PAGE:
What are some ways that I can reduce my psoriatic arthritis pain?

Easing psoriatic arthritis pain usually involves finding the right mix of medicines and lifestyle choices. Treatment depends on symptoms and how bad they are. Finding relief might mean trying different medicines or using more than one.

Pain-relieving treatments

Psoriatic arthritis makes joints painful, tender and stiff. Treatments that control the cause of these symptoms, known as inflammation, can help ease them. Psoriatic arthritis treatments include:

  • Nonsteroidal anti-inflammatory drugs (NSAIDs). These medicines ease mild pain and swelling. You take them by mouth. Ones you can get without a prescription include ibuprofen (Advil, Motrin IB, others) and naproxen sodium (Aleve).

    Diclofenac (Voltaren Arthritis Pain) is an NSAID that can be rubbed on the skin over the joint. NSAIDs also come in prescription strengths.

  • Disease-modifying antirheumatic drugs (DMARDs). These slow the progress of psoriatic arthritis and save the joints and other tissues from damage. Common DMARDs include methotrexate (Trexall), leflunomide (Arava) and sulfasalazine (Azulfidine). These medicines, taken by mouth, might be used with other medicines.
  • Targeted synthetic DMARDs. This type of DMARD is taken by mouth. An example is apremilast (Otezla). Some people who can't take other psoriatic arthritis medicines might try apremilast.
  • Biological DMARDs. These target the signals between the cells of the immune system involved in pain and swelling, known as inflammation. Biological DMARDs include tumor necrosis factor-alpha (TNF-alpha) inhibitors, such as etanercept (Enbrel), adalimumab (Humira), infliximab (Remicade), certolizumab (Cimzia) and golimumab (Simponi).

    Other biological DMARDs include ustekinumab (Stelara), guselkumab (Tremfya), secukinumab (Cosentyx), ixekizumab (Taltz) and abatacept (Orencia).

    These medicines are given either as a shot or through an IV, known as an infusion. You can learn how to give yourself the shots. A health care provider usually does the infusions in the office or hospital.

  • Small molecules. Janus kinase inhibitors are small molecules that are taken in pill form. They block the function of proteins that are involved in pain and swelling. Examples are tofacitinib (Xeljanz) and upadacitinib (Rinvoq).
  • Steroid shots in an affected joint. These work quickly to relieve symptoms.
  • Surgery to replace joints. This replaces damaged joints with ones made of metal and plastic.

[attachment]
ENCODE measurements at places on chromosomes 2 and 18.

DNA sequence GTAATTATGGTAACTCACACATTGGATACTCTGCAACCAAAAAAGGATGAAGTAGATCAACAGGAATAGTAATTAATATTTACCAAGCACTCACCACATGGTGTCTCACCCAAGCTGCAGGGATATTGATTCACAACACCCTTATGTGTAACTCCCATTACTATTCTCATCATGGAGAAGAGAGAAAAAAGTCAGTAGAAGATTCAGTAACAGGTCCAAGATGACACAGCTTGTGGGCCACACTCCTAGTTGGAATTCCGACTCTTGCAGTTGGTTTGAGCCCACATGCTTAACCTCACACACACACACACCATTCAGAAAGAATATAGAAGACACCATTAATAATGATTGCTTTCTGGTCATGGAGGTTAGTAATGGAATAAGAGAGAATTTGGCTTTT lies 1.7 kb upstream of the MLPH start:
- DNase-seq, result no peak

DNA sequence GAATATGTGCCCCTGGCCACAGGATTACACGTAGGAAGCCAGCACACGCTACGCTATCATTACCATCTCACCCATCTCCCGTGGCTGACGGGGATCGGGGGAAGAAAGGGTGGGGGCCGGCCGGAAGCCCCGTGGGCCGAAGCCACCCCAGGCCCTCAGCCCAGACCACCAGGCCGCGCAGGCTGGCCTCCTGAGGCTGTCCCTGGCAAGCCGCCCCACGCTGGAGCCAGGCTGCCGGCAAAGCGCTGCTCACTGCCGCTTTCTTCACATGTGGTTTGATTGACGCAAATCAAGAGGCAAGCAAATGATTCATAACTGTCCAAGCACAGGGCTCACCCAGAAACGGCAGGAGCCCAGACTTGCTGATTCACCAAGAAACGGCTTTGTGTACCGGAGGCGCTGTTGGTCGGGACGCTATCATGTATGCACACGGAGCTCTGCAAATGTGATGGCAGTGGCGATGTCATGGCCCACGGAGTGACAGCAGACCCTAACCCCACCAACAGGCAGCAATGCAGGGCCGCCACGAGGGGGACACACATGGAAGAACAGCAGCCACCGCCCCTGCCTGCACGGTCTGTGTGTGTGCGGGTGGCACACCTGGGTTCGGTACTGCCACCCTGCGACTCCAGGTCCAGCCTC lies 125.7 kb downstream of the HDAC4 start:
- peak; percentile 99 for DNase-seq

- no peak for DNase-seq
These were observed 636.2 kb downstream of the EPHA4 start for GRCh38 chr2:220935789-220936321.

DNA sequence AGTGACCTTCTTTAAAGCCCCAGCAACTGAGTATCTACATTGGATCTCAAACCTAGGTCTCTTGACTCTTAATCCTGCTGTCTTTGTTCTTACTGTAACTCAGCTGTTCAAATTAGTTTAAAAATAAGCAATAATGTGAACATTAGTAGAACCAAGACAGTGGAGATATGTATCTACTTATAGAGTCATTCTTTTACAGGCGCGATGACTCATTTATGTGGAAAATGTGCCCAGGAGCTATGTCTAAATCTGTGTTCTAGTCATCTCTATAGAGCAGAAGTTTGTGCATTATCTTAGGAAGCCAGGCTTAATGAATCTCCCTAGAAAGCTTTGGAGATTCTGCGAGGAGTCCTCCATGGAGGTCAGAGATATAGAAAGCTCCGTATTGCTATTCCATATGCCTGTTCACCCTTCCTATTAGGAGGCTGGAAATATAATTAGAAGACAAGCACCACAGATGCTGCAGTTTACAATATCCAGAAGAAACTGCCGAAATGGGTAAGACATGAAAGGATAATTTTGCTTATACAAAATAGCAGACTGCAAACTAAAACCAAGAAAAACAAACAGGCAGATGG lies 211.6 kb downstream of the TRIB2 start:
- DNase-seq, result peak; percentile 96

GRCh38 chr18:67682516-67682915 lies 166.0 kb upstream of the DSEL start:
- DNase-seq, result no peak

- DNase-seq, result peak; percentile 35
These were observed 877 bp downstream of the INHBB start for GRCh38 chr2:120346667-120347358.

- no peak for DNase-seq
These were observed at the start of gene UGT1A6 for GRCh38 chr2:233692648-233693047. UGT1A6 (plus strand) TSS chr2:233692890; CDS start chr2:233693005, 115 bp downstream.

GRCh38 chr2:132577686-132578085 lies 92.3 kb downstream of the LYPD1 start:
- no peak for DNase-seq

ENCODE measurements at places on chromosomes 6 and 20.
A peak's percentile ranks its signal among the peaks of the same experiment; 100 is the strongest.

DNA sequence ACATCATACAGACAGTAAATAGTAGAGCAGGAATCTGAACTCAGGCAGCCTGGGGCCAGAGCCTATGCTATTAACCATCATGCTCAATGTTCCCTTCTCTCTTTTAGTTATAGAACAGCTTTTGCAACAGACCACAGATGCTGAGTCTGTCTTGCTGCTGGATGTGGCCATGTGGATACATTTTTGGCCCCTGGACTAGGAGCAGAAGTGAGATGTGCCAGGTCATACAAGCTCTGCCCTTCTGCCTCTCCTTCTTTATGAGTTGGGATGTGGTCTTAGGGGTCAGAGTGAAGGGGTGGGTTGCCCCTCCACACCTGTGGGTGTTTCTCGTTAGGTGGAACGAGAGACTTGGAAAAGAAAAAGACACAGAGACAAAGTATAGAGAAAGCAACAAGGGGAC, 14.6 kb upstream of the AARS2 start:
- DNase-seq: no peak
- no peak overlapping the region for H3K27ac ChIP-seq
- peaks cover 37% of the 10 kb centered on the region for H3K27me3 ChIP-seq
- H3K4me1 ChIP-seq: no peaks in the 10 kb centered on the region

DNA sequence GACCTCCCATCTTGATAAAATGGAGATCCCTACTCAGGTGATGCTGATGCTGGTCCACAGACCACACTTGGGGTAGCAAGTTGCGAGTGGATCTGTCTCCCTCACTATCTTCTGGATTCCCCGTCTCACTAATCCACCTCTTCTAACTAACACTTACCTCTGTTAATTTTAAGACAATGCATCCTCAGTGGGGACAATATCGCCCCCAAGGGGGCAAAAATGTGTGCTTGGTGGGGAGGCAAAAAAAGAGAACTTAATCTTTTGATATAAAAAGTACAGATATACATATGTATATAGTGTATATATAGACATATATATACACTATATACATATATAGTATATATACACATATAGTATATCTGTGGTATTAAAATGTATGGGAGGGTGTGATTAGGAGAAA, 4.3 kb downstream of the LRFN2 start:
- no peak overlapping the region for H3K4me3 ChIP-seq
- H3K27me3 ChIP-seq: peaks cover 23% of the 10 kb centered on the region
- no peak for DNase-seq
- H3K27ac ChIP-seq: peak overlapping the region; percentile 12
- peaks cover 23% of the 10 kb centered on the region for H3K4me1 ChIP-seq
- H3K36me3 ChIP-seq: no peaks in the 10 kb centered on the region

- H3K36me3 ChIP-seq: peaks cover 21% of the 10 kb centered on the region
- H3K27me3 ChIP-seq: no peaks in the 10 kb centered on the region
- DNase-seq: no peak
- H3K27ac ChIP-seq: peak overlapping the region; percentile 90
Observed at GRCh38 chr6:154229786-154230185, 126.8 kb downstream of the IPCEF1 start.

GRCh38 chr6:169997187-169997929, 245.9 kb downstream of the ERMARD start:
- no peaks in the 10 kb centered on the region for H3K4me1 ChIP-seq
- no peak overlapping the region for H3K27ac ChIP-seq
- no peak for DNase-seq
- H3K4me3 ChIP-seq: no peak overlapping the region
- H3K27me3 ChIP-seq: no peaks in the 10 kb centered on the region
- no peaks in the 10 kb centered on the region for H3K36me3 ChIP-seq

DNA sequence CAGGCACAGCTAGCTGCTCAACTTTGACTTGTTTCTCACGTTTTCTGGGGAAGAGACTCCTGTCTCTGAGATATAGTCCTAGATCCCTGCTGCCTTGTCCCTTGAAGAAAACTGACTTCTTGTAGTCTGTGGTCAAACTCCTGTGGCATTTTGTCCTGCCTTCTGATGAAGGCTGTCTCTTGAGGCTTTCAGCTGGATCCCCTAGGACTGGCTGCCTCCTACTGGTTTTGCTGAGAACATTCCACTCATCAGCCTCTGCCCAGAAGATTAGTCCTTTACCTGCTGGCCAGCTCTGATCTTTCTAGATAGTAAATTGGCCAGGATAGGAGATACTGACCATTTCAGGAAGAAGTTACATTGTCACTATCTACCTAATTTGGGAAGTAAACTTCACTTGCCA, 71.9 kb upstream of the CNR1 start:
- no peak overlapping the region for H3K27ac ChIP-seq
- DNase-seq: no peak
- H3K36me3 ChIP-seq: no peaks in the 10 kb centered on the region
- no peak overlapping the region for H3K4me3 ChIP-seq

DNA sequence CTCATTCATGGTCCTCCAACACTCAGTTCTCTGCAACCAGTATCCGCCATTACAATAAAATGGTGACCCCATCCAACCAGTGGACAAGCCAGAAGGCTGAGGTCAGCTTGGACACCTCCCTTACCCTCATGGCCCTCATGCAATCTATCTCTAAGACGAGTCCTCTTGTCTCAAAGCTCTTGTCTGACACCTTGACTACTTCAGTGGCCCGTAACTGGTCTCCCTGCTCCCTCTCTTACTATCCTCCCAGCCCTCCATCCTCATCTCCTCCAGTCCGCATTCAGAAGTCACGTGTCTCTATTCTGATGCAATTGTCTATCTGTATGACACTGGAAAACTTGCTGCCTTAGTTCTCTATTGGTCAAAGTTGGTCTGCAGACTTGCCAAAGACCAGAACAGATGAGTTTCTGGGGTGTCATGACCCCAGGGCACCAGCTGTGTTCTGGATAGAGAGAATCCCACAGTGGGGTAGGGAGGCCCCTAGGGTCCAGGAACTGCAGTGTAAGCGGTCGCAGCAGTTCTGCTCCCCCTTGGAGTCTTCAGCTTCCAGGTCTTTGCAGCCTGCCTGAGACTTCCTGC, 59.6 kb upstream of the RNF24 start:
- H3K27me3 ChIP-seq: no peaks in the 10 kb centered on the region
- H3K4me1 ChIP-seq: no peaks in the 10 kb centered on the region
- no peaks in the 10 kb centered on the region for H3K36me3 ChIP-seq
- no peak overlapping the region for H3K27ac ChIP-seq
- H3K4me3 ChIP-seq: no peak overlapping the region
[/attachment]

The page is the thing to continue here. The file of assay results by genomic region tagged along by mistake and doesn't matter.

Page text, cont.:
Lifestyle choices

Lifestyle choices also can help. To reduce pain:

  • Get to and stay at a healthy weight. Being at a healthy weight can ease joint strain and improve how some medicines work.
  • Eat well. No diet can treat psoriatic arthritis. But some foods might help ease symptoms. These include fatty fish, such as salmon, nuts and olive oil. Add in lots of fruits and veggies, whole grains, and lean protein. Limit or avoid red meats and foods high in trans and saturated fats and sugars.
  • Keep moving. This helps joints work better and can help you lose weight or stay at a healthy weight. Occupational therapy and physical therapy might help if exercise is too painful for you. Gentler exercises such as walking, cycling, swimming, yoga and tai chi might be good choices. Rest during flares.
  • Don't smoke. Some studies show that smoking makes psoriatic arthritis symptoms worse. If you smoke, work with a health care provider to make a plan to quit.
  • Limit or avoid alcohol. Alcohol mixed with some psoriatic arthritis medicines might increase the risk of harm to the liver. Also, drinking too much alcohol has been linked to worse psoriatic arthritis.
  • Use tools, known as assistive devices. These tools make activities easier to do. They include jar openers, electric can openers, grabbers and zipper pulls. When lifting something heavy, keep the weight even between both hands.
  • Make changes at home. For example, get an electric can opener. Add a raised toilet seat and handrails in the bathroom. These changes can ease joint strain.

Talk with your health care provider about which treatments might work best for you. You might need to try different treatments to relieve your psoriatic arthritis pain.

March 21, 2023 See more Expert Answers